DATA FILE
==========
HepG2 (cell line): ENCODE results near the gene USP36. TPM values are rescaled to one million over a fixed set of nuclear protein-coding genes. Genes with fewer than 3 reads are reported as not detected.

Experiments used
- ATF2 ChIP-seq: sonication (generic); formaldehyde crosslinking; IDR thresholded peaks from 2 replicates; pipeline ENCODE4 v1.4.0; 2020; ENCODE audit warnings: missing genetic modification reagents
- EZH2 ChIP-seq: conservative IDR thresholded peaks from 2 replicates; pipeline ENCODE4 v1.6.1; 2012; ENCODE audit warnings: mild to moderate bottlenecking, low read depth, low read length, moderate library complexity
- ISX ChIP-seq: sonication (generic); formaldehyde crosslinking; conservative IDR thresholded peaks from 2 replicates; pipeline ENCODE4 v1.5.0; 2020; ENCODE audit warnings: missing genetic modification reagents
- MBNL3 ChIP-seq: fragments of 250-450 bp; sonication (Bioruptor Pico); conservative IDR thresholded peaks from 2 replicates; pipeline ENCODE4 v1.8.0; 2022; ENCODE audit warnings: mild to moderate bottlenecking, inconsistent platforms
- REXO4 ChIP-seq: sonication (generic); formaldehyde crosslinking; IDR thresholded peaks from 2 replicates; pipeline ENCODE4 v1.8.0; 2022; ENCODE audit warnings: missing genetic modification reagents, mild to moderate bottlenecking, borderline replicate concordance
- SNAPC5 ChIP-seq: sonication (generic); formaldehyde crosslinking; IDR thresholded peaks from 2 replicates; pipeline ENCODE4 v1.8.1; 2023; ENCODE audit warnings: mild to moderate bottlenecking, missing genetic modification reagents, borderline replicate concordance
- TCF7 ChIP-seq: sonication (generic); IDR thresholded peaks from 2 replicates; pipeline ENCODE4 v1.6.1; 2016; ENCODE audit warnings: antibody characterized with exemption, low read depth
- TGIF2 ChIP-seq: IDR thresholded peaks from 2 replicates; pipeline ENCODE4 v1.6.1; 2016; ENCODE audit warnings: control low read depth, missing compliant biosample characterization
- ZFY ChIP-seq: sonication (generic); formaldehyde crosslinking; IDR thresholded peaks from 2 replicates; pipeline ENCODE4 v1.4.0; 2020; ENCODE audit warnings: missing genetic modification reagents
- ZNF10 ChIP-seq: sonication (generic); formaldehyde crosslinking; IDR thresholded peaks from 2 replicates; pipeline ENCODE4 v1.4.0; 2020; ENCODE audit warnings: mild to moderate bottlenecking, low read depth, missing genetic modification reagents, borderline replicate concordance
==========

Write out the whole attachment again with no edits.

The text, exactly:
HepG2 (cell line): ENCODE results near the gene USP36. TPM values are rescaled to one million over a fixed set of nuclear protein-coding genes. Genes with fewer than 3 reads are reported as not detected.

Experiments used
- ATF2 ChIP-seq: sonication (generic); formaldehyde crosslinking; IDR thresholded peaks from 2 replicates; pipeline ENCODE4 v1.4.0; 2020; ENCODE audit warnings: missing genetic modification reagents
- EZH2 ChIP-seq: conservative IDR thresholded peaks from 2 replicates; pipeline ENCODE4 v1.6.1; 2012; ENCODE audit warnings: mild to moderate bottlenecking, low read depth, low read length, moderate library complexity
- ISX ChIP-seq: sonication (generic); formaldehyde crosslinking; conservative IDR thresholded peaks from 2 replicates; pipeline ENCODE4 v1.5.0; 2020; ENCODE audit warnings: missing genetic modification reagents
- MBNL3 ChIP-seq: fragments of 250-450 bp; sonication (Bioruptor Pico); conservative IDR thresholded peaks from 2 replicates; pipeline ENCODE4 v1.8.0; 2022; ENCODE audit warnings: mild to moderate bottlenecking, inconsistent platforms
- REXO4 ChIP-seq: sonication (generic); formaldehyde crosslinking; IDR thresholded peaks from 2 replicates; pipeline ENCODE4 v1.8.0; 2022; ENCODE audit warnings: missing genetic modification reagents, mild to moderate bottlenecking, borderline replicate concordance
- SNAPC5 ChIP-seq: sonication (generic); formaldehyde crosslinking; IDR thresholded peaks from 2 replicates; pipeline ENCODE4 v1.8.1; 2023; ENCODE audit warnings: mild to moderate bottlenecking, missing genetic modification reagents, borderline replicate concordance
- TCF7 ChIP-seq: sonication (generic); IDR thresholded peaks from 2 replicates; pipeline ENCODE4 v1.6.1; 2016; ENCODE audit warnings: antibody characterized with exemption, low read depth
- TGIF2 ChIP-seq: IDR thresholded peaks from 2 replicates; pipeline ENCODE4 v1.6.1; 2016; ENCODE audit warnings: control low read depth, missing compliant biosample characterization
- ZFY ChIP-seq: sonication (generic); formaldehyde crosslinking; IDR thresholded peaks from 2 replicates; pipeline ENCODE4 v1.4.0; 2020; ENCODE audit warnings: missing genetic modification reagents
- ZNF10 ChIP-seq: sonication (generic); formaldehyde crosslinking; IDR thresholded peaks from 2 replicates; pipeline ENCODE4 v1.4.0; 2020; ENCODE audit warnings: mild to moderate bottlenecking, low read depth, missing genetic modification reagents, borderline replicate concordance